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4 Ways to Maximize Your Loss Prevention Strategies Ways to get the most from the theft prevention technology and techniques you're already using.

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Most merchants take basic precautions to reduce theft in their stores: they train employees and install surveillance systems. But even with these steps, the National Retail Federation survey found that 96 percent of retailers have been a victim of organized retail crime.

That said, there's always more you can and should do to make your store less attractive to thieves. Our experts suggest four, all maximizing the loss prevention technology and techniques you're likely already using.

1. Have video surveillance footage you can use. Many merchants review video footage after a break-in or employee theft only to find that the camera has been turned off or the equipment is not in working order. "Put the main recording device in a locked cabinet and make sure all cords going to the recorder are secure as well," says Steve White, corporate vice president, business development at Vector Security. He also suggests you change all default passwords for the video system so that footage cannot be erased.

Camera placement is just as important. Place cameras at the cash register and near high-theft items, but also near your store's exit to capture people's faces as they leave the store. Since the lighting will be behind them, you'll have a better view, White says.

2. Smile for the camera. Robert A. Gardner, an independent Security advisor and ASIS International member, a trade organization for security professionals, says that since video technology is relatively inexpensive, many stores use closed circuit television in the stores to detect theft. However, while most install a couple of cameras and put the monitor behind the camera, he recommends placing a monitor near the front of the store as well. "When someone is walking into a store and they see themselves on television, they know that they are being watched and it is a physiological deterrent from doing anything illegal."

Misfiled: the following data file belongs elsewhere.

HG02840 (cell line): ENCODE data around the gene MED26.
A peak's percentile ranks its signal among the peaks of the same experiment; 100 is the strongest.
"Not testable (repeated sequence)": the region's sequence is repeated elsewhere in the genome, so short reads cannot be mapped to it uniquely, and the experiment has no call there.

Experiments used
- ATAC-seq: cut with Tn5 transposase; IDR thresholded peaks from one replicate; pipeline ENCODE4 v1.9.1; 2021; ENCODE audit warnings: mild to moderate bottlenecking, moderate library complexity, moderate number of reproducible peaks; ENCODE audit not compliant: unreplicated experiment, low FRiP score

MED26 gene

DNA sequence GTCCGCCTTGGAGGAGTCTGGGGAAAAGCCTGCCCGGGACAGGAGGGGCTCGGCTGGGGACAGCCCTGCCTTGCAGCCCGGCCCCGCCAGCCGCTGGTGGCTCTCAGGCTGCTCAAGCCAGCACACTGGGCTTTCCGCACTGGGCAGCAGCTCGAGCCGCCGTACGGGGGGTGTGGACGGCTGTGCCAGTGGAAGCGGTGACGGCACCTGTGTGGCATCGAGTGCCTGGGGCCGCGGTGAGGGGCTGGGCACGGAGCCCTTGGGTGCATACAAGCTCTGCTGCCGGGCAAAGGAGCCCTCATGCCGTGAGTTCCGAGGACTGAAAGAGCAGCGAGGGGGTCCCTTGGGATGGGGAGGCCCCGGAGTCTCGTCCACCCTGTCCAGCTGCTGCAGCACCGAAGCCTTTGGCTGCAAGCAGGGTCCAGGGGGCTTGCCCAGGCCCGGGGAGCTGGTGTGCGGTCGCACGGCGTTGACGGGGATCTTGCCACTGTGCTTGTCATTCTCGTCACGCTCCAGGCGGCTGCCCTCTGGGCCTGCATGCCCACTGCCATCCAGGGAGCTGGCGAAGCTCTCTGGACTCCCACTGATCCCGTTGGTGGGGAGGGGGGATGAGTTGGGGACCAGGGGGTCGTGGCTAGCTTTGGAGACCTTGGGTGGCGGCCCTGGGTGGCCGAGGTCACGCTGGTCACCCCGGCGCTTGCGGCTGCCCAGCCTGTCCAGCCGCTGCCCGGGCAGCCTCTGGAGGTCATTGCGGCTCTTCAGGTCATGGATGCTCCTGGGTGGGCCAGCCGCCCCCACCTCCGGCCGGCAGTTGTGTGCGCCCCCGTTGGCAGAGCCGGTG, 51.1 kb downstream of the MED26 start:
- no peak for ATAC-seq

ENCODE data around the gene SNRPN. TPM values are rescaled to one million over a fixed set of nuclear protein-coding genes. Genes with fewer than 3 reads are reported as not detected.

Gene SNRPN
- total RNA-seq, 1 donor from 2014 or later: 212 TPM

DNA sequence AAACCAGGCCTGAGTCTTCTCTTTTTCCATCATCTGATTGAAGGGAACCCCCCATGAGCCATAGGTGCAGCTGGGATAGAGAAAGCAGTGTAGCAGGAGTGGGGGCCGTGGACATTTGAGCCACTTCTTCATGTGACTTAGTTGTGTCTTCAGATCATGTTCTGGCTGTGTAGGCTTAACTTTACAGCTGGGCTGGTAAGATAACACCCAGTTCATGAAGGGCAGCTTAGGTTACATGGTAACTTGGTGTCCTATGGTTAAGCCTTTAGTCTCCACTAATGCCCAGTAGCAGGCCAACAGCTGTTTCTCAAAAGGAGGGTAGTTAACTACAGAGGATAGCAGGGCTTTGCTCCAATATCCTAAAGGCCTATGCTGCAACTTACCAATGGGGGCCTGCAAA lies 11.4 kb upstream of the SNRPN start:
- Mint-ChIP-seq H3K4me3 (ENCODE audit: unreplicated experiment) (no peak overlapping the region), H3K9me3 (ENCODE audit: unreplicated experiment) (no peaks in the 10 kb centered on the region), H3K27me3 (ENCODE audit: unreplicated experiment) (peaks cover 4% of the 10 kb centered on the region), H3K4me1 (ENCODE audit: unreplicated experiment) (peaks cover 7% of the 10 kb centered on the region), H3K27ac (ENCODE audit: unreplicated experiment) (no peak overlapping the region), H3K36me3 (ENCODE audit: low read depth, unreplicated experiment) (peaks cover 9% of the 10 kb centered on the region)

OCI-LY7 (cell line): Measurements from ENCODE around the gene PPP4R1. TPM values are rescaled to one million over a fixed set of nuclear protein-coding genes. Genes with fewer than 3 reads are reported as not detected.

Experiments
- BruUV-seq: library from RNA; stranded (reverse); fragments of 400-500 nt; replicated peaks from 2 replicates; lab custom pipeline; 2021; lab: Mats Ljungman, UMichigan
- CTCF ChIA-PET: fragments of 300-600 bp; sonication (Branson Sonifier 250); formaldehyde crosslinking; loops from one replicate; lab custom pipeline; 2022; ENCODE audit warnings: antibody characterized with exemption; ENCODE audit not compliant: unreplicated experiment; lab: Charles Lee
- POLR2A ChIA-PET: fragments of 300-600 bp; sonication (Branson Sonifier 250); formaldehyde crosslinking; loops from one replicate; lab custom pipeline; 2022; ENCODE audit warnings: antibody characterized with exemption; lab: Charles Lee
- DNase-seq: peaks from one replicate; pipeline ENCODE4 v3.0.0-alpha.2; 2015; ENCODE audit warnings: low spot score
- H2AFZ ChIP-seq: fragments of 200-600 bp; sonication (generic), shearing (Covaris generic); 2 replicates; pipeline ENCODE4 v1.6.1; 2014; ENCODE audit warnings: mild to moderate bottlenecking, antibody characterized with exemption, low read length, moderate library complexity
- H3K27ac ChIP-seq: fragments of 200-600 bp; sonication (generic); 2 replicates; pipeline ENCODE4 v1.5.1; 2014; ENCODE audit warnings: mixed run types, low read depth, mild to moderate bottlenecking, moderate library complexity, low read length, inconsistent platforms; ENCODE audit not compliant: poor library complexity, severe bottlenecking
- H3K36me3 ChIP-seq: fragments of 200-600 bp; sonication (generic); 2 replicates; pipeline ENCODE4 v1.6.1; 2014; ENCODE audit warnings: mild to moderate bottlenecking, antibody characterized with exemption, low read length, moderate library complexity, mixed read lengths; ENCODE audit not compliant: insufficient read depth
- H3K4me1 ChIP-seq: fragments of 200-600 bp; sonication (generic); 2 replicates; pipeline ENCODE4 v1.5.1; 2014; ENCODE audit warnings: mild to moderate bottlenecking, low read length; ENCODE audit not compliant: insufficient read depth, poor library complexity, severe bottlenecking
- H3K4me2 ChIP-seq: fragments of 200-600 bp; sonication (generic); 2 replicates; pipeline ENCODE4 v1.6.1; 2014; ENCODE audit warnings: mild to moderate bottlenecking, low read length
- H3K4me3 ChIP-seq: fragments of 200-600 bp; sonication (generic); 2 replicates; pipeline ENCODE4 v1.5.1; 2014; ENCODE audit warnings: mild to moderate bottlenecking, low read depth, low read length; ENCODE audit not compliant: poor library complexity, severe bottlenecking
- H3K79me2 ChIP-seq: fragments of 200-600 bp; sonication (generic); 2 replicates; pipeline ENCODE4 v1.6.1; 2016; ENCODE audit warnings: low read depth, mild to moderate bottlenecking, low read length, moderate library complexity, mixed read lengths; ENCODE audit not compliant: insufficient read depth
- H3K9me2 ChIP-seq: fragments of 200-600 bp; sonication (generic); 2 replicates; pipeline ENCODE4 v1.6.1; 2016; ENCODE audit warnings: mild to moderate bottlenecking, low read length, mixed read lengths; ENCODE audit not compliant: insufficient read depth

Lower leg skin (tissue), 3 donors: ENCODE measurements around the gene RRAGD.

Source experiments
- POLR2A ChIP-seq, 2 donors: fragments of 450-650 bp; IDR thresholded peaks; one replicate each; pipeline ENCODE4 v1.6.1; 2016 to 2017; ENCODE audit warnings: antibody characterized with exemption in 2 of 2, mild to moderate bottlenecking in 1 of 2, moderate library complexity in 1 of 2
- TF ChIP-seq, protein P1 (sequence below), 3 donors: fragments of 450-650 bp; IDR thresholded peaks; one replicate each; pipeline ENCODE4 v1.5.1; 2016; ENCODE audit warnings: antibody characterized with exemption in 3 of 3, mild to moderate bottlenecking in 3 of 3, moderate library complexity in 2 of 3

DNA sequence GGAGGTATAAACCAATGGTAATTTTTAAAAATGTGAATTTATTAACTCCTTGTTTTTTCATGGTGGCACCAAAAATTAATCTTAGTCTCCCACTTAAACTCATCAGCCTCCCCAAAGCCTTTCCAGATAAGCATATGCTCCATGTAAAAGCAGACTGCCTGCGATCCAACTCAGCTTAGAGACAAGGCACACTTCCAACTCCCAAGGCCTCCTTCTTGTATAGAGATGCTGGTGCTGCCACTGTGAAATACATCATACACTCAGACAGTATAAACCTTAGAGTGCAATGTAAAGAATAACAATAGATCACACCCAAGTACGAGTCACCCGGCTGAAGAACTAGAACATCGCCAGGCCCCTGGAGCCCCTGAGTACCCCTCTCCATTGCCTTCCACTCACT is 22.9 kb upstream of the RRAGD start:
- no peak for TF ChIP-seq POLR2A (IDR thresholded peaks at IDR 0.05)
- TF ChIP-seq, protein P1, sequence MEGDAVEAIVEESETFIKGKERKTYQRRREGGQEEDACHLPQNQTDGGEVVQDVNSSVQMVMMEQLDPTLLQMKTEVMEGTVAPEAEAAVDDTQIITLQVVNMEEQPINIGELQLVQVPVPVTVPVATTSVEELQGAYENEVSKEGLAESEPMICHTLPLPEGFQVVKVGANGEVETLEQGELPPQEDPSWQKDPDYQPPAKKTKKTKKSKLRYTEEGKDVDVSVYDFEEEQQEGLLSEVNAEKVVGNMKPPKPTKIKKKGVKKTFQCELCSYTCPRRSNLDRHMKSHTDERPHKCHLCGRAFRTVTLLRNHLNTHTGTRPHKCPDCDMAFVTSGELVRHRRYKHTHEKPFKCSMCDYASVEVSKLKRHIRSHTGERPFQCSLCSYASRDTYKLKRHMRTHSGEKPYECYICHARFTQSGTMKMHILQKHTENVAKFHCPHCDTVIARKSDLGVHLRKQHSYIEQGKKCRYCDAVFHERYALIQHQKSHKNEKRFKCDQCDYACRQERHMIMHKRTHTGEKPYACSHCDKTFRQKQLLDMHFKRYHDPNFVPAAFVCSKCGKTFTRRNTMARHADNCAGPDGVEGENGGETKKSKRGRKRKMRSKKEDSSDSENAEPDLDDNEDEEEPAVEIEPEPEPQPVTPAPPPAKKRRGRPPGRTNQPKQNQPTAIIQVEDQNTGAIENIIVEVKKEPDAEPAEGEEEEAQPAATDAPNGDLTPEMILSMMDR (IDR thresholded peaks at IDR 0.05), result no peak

3. Check the register. Be as concerned about overages in the register as you are about shortages. Although sometimes overages are simple mistakes, extra money in the register at the end of the day can indicate that employees are shortchanging customers when making change or over-charging for merchandise. An overage can happen when employees have built a bank of cash during the day and haven't take their portion from the register, says Keith Aubele, president and chief executive officer of Retail Loss Prevention Group, Inc and ASIS International Retail Council chairman. He recommends tracking overages and shortages either manually or through software to identify any operational breakdowns. If you suspect a particular employee, carefully monitor that person through video surveillance using a camera angle that will show the register transaction.

4. Keep saying "Hello." Aubele says that many merchants don't train their employees on how important "hello" can be in deterring theft. At a 2013 summit for the Loss Prevention Retail Council, shoplifters were interviewed and told members that they will leave a store and not steal items if store associates are active and engaged. "That is a very powerful statement coming from people who make their living by stealing merchandise," says Aubele.

To ensure that your staff carries through with the welcome mat, he recommends reminding employees at team meetings and monitoring greetings through video as well as including it as part of employee evaluations. Make sure staffers know that interaction shouldn't end at the initial greeting, Aubele says. It is essential that employees employ agressive hospitality and continue interacting with customers throughout their shopping experience. Encourage employees to ask customers if they need additional sizes or shopping help. In addition to just being good customer service, this sort of friendly engagement will reduce theft.

Jennifer Goforth Gregory has over 18 years professional writing experience and specializes in writing about small businesses. Her work has been published MSN Money, FOX Business and the Intuit Small Business Blog and American Express OPEN Forum.

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